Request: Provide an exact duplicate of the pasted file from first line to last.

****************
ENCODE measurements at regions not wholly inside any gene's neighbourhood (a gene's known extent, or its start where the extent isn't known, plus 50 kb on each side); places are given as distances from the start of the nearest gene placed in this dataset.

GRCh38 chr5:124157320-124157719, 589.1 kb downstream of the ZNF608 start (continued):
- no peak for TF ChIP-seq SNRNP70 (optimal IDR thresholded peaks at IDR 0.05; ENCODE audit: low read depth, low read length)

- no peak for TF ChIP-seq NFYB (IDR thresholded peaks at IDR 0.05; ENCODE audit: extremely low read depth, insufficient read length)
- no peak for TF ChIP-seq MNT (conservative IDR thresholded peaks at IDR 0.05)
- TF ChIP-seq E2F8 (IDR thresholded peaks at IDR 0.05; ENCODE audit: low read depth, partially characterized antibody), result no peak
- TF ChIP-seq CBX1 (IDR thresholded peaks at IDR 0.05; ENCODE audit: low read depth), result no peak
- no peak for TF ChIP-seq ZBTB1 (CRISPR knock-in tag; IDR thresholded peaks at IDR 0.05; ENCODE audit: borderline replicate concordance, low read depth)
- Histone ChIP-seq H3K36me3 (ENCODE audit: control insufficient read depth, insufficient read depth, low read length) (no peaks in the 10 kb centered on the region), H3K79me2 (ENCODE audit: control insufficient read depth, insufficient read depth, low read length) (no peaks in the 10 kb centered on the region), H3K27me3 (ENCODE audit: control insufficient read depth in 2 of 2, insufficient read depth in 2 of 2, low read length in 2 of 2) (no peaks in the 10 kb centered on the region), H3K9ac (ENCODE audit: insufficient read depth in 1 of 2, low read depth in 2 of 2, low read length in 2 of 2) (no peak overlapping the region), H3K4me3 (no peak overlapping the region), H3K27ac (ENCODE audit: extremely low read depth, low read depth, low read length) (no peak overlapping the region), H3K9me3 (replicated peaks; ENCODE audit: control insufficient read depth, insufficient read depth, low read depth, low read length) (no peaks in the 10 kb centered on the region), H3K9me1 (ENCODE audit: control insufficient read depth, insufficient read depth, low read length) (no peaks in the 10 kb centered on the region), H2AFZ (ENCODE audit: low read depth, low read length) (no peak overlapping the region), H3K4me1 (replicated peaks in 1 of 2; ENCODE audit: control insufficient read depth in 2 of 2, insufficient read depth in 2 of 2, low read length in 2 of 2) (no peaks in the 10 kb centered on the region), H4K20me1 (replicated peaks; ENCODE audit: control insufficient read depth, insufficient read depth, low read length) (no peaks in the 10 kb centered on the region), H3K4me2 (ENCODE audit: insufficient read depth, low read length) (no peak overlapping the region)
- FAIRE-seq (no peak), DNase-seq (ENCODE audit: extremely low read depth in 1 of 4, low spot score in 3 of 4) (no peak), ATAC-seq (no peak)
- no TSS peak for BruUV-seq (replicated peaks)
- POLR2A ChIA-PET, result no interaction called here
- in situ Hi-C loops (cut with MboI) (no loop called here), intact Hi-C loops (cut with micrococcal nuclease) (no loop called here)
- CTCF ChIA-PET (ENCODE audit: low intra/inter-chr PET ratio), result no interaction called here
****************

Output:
ENCODE measurements at regions not wholly inside any gene's neighbourhood (a gene's known extent, or its start where the extent isn't known, plus 50 kb on each side); places are given as distances from the start of the nearest gene placed in this dataset.

GRCh38 chr5:124157320-124157719, 589.1 kb downstream of the ZNF608 start (continued):
- no peak for TF ChIP-seq SNRNP70 (optimal IDR thresholded peaks at IDR 0.05; ENCODE audit: low read depth, low read length)

- no peak for TF ChIP-seq NFYB (IDR thresholded peaks at IDR 0.05; ENCODE audit: extremely low read depth, insufficient read length)
- no peak for TF ChIP-seq MNT (conservative IDR thresholded peaks at IDR 0.05)
- TF ChIP-seq E2F8 (IDR thresholded peaks at IDR 0.05; ENCODE audit: low read depth, partially characterized antibody), result no peak
- TF ChIP-seq CBX1 (IDR thresholded peaks at IDR 0.05; ENCODE audit: low read depth), result no peak
- no peak for TF ChIP-seq ZBTB1 (CRISPR knock-in tag; IDR thresholded peaks at IDR 0.05; ENCODE audit: borderline replicate concordance, low read depth)
- Histone ChIP-seq H3K36me3 (ENCODE audit: control insufficient read depth, insufficient read depth, low read length) (no peaks in the 10 kb centered on the region), H3K79me2 (ENCODE audit: control insufficient read depth, insufficient read depth, low read length) (no peaks in the 10 kb centered on the region), H3K27me3 (ENCODE audit: control insufficient read depth in 2 of 2, insufficient read depth in 2 of 2, low read length in 2 of 2) (no peaks in the 10 kb centered on the region), H3K9ac (ENCODE audit: insufficient read depth in 1 of 2, low read depth in 2 of 2, low read length in 2 of 2) (no peak overlapping the region), H3K4me3 (no peak overlapping the region), H3K27ac (ENCODE audit: extremely low read depth, low read depth, low read length) (no peak overlapping the region), H3K9me3 (replicated peaks; ENCODE audit: control insufficient read depth, insufficient read depth, low read depth, low read length) (no peaks in the 10 kb centered on the region), H3K9me1 (ENCODE audit: control insufficient read depth, insufficient read depth, low read length) (no peaks in the 10 kb centered on the region), H2AFZ (ENCODE audit: low read depth, low read length) (no peak overlapping the region), H3K4me1 (replicated peaks in 1 of 2; ENCODE audit: control insufficient read depth in 2 of 2, insufficient read depth in 2 of 2, low read length in 2 of 2) (no peaks in the 10 kb centered on the region), H4K20me1 (replicated peaks; ENCODE audit: control insufficient read depth, insufficient read depth, low read length) (no peaks in the 10 kb centered on the region), H3K4me2 (ENCODE audit: insufficient read depth, low read length) (no peak overlapping the region)
- FAIRE-seq (no peak), DNase-seq (ENCODE audit: extremely low read depth in 1 of 4, low spot score in 3 of 4) (no peak), ATAC-seq (no peak)
- no TSS peak for BruUV-seq (replicated peaks)
- POLR2A ChIA-PET, result no interaction called here
- in situ Hi-C loops (cut with MboI) (no loop called here), intact Hi-C loops (cut with micrococcal nuclease) (no loop called here)
- CTCF ChIA-PET (ENCODE audit: low intra/inter-chr PET ratio), result no interaction called here